Pretzel Logic and Lenten Fasting

Fasting and Abstinence Should Draw Us Close to Christ

(photo: Shutterstock image)

WASHINGTON — The 40 days of preparation that contemporary Christians call Lent have historical roots in the Old Testament — Moses preparing to meet God on Mount Sinai; Israel’s 40 years of wandering in the desert — but must ultimately be understood in light of Christ, who fasted for 40 days in preparation to contend with the devil.

“Those who prepare properly during the 40-day fast, like the Lord, will be granted freedom from the dominion of the devil and, like Moses on Sinai, behold the Lord face-to-face,” explained Deacon Sabatino Carnazzo, executive director of the Institute of Catholic Culture in McLean, Va.

But how should U.S. Catholics “prepare properly” with respect to their Lenten dining habits? After all, the Church does not expect anyone to emulate Jesus to the point of eating nothing at all throughout the Church’s penitential season.

Of the three Lenten principles — prayer, fasting and almsgiving — fasting seems to have taken on special significance. Most Christians, especially Catholics, focus on that aspect of Lent’s 40 days by fasting from a specific food or beverage.

“Fasting is the practice of either abstaining from food altogether or eating less than a normal portion,” said John Cuddeback, a philosophy professor at Christendom College in Front Royal, Va.

During the required fasts of Ash Wednesday and Good Friday, people may eat only one full meal and two smaller portions that do not equal a full meal. These must contain no meat. No between-meal snacking is allowed on these days of fasting, but fluids may be consumed at any time. This rule applies to all Catholics between the ages of 18 and 59.

Fasting does not mean that food is evil or bad for you, said Father Edward Hathaway, pastor of St. Mary Catholic Church in Alexandria, Va. That interpretation is a misunderstanding of what fasting means.

“There is no sinful food,” he said. “But during our life, we become addicted to wanting the material. If we are hungry, we eat; thirsty, we drink; bored, get entertainment. Rather than reflecting on the true end for us, we focus on desires of the body for material goods. Lent is the time to say, ‘No,’ because there is something better for us than the material world.”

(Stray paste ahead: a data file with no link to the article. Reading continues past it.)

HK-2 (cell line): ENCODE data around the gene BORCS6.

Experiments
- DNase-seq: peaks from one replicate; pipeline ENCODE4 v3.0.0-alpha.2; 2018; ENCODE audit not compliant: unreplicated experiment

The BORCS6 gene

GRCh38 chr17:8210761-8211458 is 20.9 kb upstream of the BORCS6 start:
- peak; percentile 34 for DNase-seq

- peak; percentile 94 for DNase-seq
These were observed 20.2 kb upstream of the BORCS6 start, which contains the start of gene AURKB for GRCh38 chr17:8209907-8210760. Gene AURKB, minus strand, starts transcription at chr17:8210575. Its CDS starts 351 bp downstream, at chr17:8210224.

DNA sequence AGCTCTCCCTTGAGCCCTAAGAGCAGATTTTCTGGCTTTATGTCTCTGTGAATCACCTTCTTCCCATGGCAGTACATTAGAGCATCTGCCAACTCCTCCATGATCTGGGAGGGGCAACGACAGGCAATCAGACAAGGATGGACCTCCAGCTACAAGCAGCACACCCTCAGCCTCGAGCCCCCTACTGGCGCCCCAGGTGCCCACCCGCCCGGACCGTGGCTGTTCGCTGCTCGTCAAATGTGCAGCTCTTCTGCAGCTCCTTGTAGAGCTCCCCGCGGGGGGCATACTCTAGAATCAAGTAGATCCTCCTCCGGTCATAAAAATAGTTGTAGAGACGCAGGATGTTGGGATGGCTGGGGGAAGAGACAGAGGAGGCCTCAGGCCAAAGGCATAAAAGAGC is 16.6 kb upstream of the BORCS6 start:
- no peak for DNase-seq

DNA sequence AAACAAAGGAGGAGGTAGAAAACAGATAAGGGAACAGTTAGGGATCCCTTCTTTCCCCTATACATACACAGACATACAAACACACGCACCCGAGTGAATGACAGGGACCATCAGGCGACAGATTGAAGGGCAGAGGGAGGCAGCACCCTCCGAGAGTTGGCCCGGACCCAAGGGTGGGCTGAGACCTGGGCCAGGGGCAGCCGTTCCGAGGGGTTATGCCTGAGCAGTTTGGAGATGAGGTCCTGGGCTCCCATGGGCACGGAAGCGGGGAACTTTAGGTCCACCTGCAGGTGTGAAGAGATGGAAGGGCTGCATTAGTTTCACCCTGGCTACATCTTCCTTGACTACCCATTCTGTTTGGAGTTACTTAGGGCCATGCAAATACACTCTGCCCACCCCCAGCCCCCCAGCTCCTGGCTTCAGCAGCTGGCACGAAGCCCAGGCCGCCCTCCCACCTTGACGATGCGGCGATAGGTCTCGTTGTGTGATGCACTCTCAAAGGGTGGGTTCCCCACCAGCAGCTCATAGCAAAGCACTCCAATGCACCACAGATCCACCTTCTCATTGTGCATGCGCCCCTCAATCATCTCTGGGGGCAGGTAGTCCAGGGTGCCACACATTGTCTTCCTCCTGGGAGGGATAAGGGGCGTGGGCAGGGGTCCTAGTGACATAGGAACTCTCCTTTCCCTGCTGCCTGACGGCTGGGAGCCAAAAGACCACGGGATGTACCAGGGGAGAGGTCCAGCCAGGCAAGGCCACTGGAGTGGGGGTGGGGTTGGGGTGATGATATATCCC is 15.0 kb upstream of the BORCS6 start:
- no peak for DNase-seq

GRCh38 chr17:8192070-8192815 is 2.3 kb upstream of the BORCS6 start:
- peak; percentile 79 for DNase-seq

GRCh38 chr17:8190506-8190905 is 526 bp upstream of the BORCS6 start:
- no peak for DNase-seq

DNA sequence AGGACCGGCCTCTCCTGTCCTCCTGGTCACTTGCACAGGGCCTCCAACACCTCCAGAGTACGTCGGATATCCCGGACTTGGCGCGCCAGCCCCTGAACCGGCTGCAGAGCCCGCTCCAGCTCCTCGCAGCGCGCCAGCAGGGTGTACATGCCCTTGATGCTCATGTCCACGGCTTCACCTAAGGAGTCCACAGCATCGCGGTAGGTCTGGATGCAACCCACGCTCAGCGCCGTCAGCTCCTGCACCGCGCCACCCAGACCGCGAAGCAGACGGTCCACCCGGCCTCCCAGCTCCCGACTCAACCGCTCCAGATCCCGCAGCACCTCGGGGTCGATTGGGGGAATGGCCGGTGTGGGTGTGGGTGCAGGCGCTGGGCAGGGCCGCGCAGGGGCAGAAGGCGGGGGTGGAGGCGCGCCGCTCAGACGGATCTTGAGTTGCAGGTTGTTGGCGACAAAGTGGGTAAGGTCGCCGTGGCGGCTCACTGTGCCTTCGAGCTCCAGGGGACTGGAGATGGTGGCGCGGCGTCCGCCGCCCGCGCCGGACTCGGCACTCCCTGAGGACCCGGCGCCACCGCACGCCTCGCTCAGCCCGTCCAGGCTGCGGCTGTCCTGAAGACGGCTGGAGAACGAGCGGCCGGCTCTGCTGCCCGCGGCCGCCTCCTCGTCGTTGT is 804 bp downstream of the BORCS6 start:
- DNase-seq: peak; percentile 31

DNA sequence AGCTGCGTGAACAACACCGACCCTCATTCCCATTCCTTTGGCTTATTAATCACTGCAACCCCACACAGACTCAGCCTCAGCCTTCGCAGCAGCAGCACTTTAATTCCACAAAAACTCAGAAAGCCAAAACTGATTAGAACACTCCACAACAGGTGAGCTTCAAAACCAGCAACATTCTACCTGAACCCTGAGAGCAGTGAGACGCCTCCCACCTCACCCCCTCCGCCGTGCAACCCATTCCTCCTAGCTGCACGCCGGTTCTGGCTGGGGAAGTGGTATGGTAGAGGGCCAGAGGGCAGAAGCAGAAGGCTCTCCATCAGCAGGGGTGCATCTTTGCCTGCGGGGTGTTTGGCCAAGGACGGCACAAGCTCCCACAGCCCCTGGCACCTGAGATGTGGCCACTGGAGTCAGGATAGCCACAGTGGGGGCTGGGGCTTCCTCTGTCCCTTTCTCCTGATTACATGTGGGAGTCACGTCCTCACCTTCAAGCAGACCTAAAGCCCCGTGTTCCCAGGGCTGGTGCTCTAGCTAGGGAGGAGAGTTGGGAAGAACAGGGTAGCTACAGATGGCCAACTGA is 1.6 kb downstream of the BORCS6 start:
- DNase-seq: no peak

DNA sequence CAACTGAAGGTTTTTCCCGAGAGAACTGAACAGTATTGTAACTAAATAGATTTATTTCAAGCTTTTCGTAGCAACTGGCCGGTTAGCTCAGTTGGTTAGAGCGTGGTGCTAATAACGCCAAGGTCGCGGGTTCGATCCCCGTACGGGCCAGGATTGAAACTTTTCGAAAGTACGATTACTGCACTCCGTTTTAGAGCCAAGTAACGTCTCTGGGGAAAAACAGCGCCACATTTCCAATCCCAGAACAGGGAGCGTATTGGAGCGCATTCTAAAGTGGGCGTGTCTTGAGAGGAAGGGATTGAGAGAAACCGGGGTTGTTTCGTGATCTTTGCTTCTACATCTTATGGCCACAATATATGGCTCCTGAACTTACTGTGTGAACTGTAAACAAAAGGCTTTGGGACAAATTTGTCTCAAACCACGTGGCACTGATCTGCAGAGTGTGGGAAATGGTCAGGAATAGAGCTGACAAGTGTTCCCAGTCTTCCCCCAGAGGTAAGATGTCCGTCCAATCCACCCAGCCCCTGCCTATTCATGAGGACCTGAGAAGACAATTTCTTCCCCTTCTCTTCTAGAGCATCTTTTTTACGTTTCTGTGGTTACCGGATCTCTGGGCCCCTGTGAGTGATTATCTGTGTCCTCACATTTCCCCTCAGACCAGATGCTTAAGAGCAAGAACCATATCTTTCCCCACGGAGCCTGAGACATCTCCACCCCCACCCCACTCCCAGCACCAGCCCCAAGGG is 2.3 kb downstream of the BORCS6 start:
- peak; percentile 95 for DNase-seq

In an effort to focus on the spirit rather than the body, some Catholics fast or abstain from material goods — television, the Internet and even emails — during Lent, Father Hathaway said. “It is a time of self-denial, fasting from vices. Lent is a time to step back, reorder life and put the most important things first.”

Such voluntary acts of fasting should be distinguished from Lenten abstinence. As described by the U.S. Conference of Catholic Bishops (USCCB), abstinence is the obligation to refrain from certain foods, specifically meat, on particular days. Under the USCCB guidelines, this means the flesh of animals, such as chickens, cows, pigs, sheep or any other land-based animal.

These guidelines for abstinence have been relaxed from the more stringent fast to which Catholics submitted for centuries throughout Lent, when, in addition to meat, they could not consume eggs, milk or cheese.

“Lenten rules forbade the eating of any meat or meat product, and that applied to every day of Lent,” said Father Dennis Kleinmann, pastor of St. Veronica Catholic Church in Chantilly, Va. “Catholics lost lots of weight — no eggs, milk or cheese. It was very restrictive.”

There is no decree that on days of abstinence — officially every Friday during Lent — Catholics must eat fish (on Fridays outside of Lent, the faithful are permitted to substitute a different penitential practice). Yet seafood in all its varieties has been a traditional Lenten — and non-Lenten — Friday meal.

Fish fries get much publicity during Lent. Although, several years ago, a parish in Ohio decided to serve healthier fare, such as grilled salmon, shrimp and fresh tuna, that idea does not seem to have been picked up nationally. What does seems to have spread? Fast-food restaurants have picked up on the fish-Friday theme by offering fish sandwiches. Apparently, a McDonald’s franchise owner back in the early 1960s, in an effort to appeal to his Catholic base, created the Filet-o-Fish sandwich, still seen on today’s national menus.

Of course, eating fish or shellfish does not mean one should splurge at a seafood buffet or order lobster Thermidor — that would not be a penitential practice. Fish used to be considered food for the poor.